A couple of years ago, the charity 'Help for Heroes' released a fundraising DVD containing clips from war films - titled 'Heroes: The Greatest War Movies Ever!', compiled from film industry archives. (All profits going to Help for Heroes.)
Nigel bought it, as anybody who knows him would expect - he supports the charity as a matter of course, and the fact that it's about war films didn't hurt. :o)
Anyway, we sat down to watch it one day, and in the introduction, given by Andy McNab, from the National Army Museum, he takes a red military tunic from a rail of uniforms, and puts it on. Obviously, you only see the back of the tunic, so that McNab's face isn't revealed (he's still in a form of hiding as a result of the 'sensitive' work he did in the SAS).
Nigel called out suddenly, and I thought something was wrong.... No - he was drawing my attention to the tunic, and to the others on the rail.
'What about them?' says I.
'Er, you made them,' says Nigel.
OOPS! After much convincing I realised that it was one of a number of 'generic Victorian' military tunics that I made for the NAM. Yikes! And somebody who's properly famous (if not under his real name) was wearing it. And it was on a DVD! Double yikes!!
I should add that it's not unusual for me to fail to recognise my own work when presented with it. Probably seems very odd to people when I invest such huge time into making each piece, that I don't remember every one - but there it is, I don't. I always assume it's somebody else's work - a psychologist would probably tell me there's some deep seated self confidence 'issue' or something!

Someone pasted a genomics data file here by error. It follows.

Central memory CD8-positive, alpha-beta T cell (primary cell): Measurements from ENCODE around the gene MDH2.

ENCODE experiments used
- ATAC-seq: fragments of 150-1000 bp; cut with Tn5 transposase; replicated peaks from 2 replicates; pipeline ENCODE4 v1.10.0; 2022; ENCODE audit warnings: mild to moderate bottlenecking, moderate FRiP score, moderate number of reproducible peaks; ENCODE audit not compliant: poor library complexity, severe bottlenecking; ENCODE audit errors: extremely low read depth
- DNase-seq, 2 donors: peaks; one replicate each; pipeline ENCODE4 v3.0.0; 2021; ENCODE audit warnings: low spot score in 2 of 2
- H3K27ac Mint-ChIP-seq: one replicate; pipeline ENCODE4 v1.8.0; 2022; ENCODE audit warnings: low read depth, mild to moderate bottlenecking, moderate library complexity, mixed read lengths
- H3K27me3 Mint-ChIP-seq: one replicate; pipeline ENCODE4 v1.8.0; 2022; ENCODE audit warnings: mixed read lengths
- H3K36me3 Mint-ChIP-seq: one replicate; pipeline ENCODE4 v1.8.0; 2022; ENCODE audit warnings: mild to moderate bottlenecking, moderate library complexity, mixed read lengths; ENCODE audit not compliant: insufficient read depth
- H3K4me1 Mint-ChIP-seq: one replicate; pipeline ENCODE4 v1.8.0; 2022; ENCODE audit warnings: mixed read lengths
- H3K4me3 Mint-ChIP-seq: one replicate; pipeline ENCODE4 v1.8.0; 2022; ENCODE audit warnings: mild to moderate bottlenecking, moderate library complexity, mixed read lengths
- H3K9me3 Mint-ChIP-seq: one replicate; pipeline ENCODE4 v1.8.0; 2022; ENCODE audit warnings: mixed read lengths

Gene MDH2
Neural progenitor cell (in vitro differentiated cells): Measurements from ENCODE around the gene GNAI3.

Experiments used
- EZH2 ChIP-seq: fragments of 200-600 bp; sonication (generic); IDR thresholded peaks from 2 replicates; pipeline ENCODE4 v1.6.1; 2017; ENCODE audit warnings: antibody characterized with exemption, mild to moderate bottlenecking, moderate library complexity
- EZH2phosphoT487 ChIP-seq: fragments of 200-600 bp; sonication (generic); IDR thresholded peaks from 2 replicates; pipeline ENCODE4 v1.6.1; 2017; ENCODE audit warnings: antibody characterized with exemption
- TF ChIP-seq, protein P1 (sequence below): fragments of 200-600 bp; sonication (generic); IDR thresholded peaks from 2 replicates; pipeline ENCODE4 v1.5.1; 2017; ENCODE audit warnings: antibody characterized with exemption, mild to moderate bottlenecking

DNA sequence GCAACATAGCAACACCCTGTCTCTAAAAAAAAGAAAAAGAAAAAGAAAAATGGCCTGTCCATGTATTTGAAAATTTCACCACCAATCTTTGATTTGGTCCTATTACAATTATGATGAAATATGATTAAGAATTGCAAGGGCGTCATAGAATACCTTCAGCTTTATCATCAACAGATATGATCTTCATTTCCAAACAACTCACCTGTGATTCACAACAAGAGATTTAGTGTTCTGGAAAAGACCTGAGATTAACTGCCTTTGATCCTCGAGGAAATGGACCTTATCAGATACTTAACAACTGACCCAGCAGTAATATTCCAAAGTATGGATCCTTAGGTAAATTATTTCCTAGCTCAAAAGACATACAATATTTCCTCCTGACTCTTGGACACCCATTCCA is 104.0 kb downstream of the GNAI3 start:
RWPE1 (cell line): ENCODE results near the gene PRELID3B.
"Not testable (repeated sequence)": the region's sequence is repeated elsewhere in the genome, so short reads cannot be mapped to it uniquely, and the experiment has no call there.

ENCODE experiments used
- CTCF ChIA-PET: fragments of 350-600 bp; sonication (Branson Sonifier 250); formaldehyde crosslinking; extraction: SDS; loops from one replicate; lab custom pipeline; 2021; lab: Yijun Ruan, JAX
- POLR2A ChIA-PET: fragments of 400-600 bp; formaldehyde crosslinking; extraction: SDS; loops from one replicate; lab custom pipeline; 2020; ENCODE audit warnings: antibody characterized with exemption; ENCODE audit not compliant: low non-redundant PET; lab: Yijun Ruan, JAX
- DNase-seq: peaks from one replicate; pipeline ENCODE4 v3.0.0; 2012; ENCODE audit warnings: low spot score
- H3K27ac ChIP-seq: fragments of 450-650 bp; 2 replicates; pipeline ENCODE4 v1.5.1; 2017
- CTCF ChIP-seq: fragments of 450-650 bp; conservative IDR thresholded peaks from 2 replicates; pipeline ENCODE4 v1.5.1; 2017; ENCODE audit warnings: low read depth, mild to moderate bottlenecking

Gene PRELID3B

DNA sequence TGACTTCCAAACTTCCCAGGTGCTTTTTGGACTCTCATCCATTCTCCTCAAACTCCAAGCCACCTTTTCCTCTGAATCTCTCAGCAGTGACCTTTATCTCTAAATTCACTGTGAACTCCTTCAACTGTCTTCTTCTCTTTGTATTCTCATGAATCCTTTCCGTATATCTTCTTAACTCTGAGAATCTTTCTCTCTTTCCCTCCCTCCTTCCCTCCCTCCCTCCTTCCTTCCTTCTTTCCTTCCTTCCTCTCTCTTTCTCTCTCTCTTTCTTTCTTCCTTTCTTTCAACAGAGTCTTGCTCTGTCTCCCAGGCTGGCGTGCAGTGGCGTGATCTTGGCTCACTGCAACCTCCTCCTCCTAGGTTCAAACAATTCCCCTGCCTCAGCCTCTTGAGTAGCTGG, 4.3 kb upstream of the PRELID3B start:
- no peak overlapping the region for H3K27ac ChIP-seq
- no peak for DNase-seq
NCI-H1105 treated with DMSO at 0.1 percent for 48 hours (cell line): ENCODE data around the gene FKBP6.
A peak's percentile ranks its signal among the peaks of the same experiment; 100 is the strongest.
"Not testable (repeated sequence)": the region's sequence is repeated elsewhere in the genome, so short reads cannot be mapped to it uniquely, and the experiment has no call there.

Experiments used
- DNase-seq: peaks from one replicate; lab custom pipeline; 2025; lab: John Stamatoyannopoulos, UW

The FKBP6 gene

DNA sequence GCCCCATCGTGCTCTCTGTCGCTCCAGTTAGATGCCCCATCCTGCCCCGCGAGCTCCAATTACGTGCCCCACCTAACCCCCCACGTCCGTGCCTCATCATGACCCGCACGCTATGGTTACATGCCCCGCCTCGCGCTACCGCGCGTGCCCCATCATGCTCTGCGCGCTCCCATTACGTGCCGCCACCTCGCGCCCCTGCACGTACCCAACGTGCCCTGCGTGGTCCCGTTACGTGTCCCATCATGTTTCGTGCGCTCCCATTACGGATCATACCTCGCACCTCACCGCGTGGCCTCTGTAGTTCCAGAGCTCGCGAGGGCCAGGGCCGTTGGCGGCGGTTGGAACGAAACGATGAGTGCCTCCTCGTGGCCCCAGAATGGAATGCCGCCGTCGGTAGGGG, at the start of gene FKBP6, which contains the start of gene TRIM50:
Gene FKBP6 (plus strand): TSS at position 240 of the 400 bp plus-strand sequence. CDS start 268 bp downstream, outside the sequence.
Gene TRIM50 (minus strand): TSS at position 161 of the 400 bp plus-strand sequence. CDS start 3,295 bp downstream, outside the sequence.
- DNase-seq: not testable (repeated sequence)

What I find particularly interesting is that there are a number of other costumers and 'supplies companies' (for want of a better term), who have claimed to have made the tunic worn in the DVD.
My first reaction to that was annoyance, obviously, but on reflection I find it quite funny that there are people out there who find such things (claiming others' work as their own) to be necessary! (Oh, and in case anybody thinks I'm doing the same thing, I have the purchase orders filed away. ;o) )
Anyway, I don't have pictures of the scenes from the DVD (they're definitely there though), but here is a pictures of the tunic that McNab wore in the DVD.
The tunic's not historically accurate as such - the cut is correct - but the museum specifically requested that there be no rank markings or regimental details, because they didn't want to be seen to be singling out one regiment for inclusion, while leaving out all the rest.
And there were khaki drill versions too:
My work really does crop up in places I'd never expect it to!
The link is above, but it's worth mentioning again, the Help for Heroes website is here http://www.helpforheroes.org.uk/